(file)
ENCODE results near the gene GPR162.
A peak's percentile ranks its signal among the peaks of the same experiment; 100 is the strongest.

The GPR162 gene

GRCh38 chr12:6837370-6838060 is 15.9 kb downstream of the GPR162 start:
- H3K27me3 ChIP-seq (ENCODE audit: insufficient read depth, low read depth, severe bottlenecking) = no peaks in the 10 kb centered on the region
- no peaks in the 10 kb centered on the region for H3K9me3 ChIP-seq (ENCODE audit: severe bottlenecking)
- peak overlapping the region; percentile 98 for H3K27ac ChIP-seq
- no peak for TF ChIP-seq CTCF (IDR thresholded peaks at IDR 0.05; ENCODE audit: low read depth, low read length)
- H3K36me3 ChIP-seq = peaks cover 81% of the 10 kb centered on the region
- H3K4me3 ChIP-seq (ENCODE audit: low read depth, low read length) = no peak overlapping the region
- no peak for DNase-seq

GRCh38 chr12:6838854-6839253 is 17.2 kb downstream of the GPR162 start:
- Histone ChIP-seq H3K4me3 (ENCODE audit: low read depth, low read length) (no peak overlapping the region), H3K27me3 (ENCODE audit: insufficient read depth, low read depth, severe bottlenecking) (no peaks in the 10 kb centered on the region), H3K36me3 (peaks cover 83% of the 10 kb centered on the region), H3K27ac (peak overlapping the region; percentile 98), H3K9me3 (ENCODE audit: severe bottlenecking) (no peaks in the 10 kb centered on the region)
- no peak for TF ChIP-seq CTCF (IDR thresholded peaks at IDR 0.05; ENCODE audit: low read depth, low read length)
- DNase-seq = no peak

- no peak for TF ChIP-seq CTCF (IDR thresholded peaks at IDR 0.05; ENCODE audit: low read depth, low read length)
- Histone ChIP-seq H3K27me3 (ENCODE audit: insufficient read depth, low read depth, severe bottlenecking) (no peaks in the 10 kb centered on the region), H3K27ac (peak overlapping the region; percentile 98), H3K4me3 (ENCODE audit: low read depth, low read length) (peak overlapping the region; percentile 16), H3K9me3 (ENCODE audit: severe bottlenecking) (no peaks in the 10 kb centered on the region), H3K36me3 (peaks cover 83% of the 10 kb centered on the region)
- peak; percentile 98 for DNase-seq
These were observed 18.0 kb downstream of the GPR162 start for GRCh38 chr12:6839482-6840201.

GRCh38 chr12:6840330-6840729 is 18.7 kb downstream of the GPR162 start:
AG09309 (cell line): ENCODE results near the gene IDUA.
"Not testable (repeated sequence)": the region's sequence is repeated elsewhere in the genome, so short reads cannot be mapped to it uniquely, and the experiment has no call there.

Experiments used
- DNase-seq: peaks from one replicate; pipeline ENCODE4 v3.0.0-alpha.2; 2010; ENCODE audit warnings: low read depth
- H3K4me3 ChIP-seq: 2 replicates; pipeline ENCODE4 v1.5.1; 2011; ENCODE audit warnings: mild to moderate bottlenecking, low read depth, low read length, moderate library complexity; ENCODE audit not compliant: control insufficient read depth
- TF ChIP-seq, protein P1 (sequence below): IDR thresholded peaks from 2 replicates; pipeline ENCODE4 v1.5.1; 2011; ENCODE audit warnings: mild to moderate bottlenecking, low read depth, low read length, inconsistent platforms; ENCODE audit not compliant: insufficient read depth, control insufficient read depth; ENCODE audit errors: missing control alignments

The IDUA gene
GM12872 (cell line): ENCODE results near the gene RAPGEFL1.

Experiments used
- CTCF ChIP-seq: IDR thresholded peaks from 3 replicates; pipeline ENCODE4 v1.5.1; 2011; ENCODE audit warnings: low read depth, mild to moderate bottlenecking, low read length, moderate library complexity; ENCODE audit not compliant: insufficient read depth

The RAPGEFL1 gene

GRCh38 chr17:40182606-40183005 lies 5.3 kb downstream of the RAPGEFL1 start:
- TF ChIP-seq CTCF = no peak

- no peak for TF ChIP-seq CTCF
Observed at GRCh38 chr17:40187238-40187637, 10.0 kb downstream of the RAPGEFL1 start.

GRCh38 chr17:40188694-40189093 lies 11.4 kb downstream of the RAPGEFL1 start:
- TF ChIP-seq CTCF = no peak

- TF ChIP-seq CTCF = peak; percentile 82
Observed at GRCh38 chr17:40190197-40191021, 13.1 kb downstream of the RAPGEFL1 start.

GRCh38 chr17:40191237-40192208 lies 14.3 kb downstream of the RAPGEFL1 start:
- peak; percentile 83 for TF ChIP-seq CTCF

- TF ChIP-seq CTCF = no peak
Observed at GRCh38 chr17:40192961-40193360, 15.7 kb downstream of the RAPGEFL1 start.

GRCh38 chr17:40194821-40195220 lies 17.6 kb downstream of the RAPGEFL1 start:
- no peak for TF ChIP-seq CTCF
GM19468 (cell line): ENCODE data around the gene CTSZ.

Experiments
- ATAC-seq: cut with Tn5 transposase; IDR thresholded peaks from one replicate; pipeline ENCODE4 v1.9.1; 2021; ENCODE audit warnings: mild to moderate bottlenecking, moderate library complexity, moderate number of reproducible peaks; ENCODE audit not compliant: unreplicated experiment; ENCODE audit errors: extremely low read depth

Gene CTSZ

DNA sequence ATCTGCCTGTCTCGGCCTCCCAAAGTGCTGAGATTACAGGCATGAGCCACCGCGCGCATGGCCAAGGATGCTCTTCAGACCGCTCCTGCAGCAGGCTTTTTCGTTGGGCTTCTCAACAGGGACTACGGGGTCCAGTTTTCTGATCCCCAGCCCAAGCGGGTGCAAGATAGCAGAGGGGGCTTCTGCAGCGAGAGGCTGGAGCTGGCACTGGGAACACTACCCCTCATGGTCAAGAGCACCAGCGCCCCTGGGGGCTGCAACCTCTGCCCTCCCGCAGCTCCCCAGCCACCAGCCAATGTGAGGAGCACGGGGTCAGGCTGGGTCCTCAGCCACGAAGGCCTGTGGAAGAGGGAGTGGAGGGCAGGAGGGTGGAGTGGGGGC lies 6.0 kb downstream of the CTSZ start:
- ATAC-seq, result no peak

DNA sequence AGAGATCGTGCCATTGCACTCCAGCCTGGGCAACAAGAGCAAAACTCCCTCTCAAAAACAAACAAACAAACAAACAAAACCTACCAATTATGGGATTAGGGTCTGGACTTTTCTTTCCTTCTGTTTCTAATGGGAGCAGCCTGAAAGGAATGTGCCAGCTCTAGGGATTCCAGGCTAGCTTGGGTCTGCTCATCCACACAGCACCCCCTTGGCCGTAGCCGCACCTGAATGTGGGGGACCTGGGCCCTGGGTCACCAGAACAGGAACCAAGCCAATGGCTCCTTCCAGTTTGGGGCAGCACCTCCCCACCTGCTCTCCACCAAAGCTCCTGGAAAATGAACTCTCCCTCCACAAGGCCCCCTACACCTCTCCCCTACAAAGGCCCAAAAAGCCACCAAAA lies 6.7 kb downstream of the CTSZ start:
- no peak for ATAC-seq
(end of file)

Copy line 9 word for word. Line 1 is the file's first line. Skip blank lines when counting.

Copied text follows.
- H3K36me3 ChIP-seq = peaks cover 81% of the 10 kb centered on the region